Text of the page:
Rates Generating More Than a Little Interest
Greg Smith of Devon Funds analyses the quarter in the market and finds Omicron, supply chain pressures, OCR rate hikes and inflation are all having an impact.
6 July 2022
The December 2021 quarter promised much, but for the NZX50 index of top Kiwi companies, it was something of a damp squib.
Following a 4.9 per cent gain in the September quarter, the index lost 1.8 per cent despite positivity across many parts of the corporate sector.
Economic data prints were also better than expected, even as Auckland only emerged from a 107-day lockdown in early December, and with restrictions enduring in many other parts of the country during the quarter.
Some of this underperformance can be put down to the Reserve Bank ‘going early’ in terms of increases in the Official Cash Rate, with two rate hikes during the quarter.
That said, a seasonally typical bout of strength in late December helped the broader Kiwi share market finish 2021 effectively flat (-0.44 per cent).
Covid-19 and associated lockdowns were dominant themes in recent months.
The Delta August lockdown led to an economic contraction in the September quarter, but at minus 3.7 per cent, the result was better than feared. On an annual basis, GDP rose by 4.9 per cent, while the unemployment rate hit a record low of 3.4 per cent.
We will see the impact on the December quarter GDP at the next release.
Hiring intentions and consumer sentiment remained stoic late in the year, despite the protracted stay-at-home orders which were all set to end with the government’s move to a ‘traffic light’ system.
A strong housing market helped the mood, with national average prices rising 27 per cent during the year and building consents at record levels.
Pandemic ‘beneficiaries’ have emerged during Covid. In New Zealand, examples have included Mainfreight and Freightways, and these companies continued to enjoy fertile conditions towards late 2021.
Travel companies were less upbeat, with one example being Air New Zealand, which delayed a capital raise and restructured its government support package.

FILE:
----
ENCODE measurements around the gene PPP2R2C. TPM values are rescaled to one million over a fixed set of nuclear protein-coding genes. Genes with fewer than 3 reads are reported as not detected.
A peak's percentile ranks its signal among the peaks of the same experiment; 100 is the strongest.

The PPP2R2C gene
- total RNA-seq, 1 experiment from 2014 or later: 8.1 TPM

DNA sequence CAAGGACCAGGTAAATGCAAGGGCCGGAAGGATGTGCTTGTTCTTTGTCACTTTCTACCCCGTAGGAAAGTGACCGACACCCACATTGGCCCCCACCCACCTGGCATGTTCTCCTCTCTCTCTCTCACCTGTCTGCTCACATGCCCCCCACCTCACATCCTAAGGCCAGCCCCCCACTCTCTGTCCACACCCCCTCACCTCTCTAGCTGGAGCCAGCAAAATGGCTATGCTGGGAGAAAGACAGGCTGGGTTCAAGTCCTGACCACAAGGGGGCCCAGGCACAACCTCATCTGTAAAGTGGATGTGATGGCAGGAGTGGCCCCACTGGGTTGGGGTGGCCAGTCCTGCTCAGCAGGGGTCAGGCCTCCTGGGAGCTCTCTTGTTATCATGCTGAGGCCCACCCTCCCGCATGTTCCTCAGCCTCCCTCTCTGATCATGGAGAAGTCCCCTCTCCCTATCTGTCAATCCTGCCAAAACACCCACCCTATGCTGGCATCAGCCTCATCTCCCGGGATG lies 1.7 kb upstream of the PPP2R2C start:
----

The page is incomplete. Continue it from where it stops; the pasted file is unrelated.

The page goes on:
The arrival of Omicron only compounded uncertainties around border reopening. Omicron’s tendency to be a milder, yet more transmissible, version than Delta also weighed on the retirement care stocks, which have been at the ‘pointy’ end of the pandemic.
To give a sense of the sometimes-stark contrast in fortunes for companies over the last 12 months, rubber boots and gloves manufacturer Skellerup was the top riser on the NZX with a gain of more than 70 per cent during 2021. At the other end, shares in A2 Milk lost more than half their value.
The Reserve Bank raising rates proved something of an Achilles heel for the New Zealand market in the December quarter.
The need to tighten monetary policy to combat multi-decade highs in inflation has, however, become much more of a global theme, and we’re likely to see more examples of other central banks raising rates during 2022.
It has also been one of the most volatile starts to a year on record globally, with the catalyst for investor angst not Omicron (or Russia-Ukraine tensions or China concerns) but fears over rising interest rates.
The era of ‘cheap’ money is coming to an end as central banks have pivoted away from the idea that pandemic driven inflation is temporary.
This has given rise to some concerns over share market valuations, because interest rates are used in financial models to value companies based on their future cash flows.
Elevated valuations have been most evident in the technology sector. The ‘bar of expectation’ has effectively risen, and in the US, companies which have delivered a negative surprise (among them Netflix and Meta Platforms) have been severely punished.
The Reserve Bank meets this month and in focus will be guidance on the expected pace of future rate rises after annual CPI inflation hit 5.9 per cent in the December quarter.
Many parts of the economy are doing well, with December quarter unemployment hitting a record low of 3.2 per cent.
On the other side, the overheated housing market appears to be cooling as lending has been tightened up and the ability of highly geared mortgage holders to withstand a number of rate rises comes into question.
Consumer wallets are also under pressure with rising food and petrol prices.
Border plans have been pushed out, and self-isolation requirements will not be very attractive to most overseas travellers.
Adding to the sense of uncertainty is the fact that Omicron has also been slower to arrive on these shores than other countries. This all makes for a delicate balancing act for the Reserve Bank.
Key to our economic fortunes in the next few months will be how the Omicron situation develops.
So far in early 2022, pandemic performers have continued to do well with Skellerup, Mainfreight, and Briscoes all having had strong updates.
The dairy industry is also in a great spot, with Fonterra lifting its forecast farmgate milk price range for 2021-22.
A host of companies reporting through to the end of March are expected to give us a fuller picture of how a cross-section of the economy is handling the latest variant.
In focus will be whether inflation-driving supply chain pressures are easing as the world reopens, as some big US corporates have communicated.
Key, though, will be how the world’s central banks communicate their rate-tightening plans.
If investors tilt more towards companies with strong value propositions, this could augur well for the relative appeal of many NZX50 constituents, with a weaker New Zealand dollar already appearing to be making life easier for some.
Greg Smith is the Head of Retail at Devon Funds Management www.devonfunds.co.nz.
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